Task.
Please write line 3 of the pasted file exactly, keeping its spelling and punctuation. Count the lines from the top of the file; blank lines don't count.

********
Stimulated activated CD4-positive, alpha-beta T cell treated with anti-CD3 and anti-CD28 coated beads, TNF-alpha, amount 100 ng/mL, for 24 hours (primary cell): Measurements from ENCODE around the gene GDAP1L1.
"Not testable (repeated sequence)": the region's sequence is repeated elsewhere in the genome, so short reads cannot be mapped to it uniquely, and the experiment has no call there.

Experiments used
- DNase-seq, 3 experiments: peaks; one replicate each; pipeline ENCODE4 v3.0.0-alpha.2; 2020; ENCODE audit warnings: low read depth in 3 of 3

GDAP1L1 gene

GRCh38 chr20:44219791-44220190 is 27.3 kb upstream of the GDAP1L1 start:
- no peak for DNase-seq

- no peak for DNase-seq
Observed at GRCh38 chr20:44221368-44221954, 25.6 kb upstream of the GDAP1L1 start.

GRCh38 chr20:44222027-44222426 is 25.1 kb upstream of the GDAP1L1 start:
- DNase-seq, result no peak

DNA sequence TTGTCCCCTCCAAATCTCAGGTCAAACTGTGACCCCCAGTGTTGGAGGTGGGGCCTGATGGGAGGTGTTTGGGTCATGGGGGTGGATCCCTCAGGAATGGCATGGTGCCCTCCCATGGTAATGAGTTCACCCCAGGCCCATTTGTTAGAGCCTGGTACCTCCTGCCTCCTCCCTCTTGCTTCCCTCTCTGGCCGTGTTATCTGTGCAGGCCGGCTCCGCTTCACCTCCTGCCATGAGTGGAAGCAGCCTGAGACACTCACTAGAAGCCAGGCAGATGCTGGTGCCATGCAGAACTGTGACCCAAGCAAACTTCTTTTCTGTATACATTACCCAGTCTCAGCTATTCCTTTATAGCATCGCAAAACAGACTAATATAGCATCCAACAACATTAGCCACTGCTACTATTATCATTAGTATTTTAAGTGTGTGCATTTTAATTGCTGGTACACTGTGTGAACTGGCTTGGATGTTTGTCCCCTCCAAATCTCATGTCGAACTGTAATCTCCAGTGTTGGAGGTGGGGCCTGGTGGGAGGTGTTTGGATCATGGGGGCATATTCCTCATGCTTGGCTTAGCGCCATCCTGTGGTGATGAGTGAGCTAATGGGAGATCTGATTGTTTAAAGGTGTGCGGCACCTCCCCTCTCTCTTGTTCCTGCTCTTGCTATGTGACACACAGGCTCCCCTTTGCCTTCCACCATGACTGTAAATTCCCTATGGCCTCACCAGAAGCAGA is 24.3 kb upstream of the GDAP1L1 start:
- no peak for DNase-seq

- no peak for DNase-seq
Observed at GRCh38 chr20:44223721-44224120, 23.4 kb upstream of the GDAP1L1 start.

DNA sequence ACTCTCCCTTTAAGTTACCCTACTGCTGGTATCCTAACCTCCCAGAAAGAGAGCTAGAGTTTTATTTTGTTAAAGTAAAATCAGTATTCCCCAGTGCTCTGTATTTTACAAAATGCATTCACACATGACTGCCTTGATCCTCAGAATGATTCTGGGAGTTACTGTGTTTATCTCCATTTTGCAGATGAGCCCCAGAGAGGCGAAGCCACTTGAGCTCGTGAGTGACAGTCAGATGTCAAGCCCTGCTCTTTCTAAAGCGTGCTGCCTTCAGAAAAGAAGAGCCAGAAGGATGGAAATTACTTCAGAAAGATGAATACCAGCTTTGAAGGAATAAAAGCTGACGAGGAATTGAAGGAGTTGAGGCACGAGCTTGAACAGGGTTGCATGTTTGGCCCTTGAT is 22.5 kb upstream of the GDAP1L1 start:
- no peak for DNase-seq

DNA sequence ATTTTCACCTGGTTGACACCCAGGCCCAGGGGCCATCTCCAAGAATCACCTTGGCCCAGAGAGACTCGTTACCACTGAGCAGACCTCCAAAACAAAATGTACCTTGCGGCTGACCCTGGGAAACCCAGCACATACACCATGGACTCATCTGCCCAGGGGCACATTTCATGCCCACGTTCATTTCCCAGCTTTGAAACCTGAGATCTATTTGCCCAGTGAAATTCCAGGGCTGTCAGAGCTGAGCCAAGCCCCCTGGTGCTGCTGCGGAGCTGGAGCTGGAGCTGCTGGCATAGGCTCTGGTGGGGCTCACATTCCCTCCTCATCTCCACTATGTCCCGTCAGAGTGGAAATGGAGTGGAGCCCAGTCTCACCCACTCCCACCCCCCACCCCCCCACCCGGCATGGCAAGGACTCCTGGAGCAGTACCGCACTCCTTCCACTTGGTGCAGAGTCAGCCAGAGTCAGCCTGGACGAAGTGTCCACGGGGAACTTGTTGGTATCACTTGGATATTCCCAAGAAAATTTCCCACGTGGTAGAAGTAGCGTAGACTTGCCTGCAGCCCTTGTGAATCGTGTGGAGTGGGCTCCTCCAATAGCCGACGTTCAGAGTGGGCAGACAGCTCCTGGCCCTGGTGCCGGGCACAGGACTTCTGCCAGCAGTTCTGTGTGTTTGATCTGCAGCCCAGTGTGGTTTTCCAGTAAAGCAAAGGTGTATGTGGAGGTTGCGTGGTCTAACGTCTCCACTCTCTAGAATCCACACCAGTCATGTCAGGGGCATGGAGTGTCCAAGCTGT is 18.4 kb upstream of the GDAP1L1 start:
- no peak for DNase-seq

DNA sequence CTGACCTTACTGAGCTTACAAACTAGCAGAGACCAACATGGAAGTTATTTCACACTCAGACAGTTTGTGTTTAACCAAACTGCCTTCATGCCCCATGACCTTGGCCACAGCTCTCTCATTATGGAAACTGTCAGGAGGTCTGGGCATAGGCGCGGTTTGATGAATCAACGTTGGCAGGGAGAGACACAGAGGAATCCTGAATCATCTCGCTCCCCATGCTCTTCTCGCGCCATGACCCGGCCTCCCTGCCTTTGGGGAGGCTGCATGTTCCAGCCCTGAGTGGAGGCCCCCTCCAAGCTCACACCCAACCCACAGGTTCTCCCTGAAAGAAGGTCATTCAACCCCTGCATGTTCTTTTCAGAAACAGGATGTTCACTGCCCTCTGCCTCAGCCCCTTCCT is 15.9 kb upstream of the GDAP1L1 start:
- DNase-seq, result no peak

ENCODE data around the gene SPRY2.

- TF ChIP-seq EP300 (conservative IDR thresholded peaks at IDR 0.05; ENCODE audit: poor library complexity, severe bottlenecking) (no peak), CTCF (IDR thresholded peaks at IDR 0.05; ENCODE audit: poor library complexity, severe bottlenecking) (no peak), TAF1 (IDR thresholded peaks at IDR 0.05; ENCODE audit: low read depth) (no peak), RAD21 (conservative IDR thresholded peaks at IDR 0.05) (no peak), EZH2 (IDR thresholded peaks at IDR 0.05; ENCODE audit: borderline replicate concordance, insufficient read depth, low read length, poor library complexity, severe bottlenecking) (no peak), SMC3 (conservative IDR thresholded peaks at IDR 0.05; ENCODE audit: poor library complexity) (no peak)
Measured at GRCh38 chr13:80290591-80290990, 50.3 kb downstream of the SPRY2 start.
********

Experiments used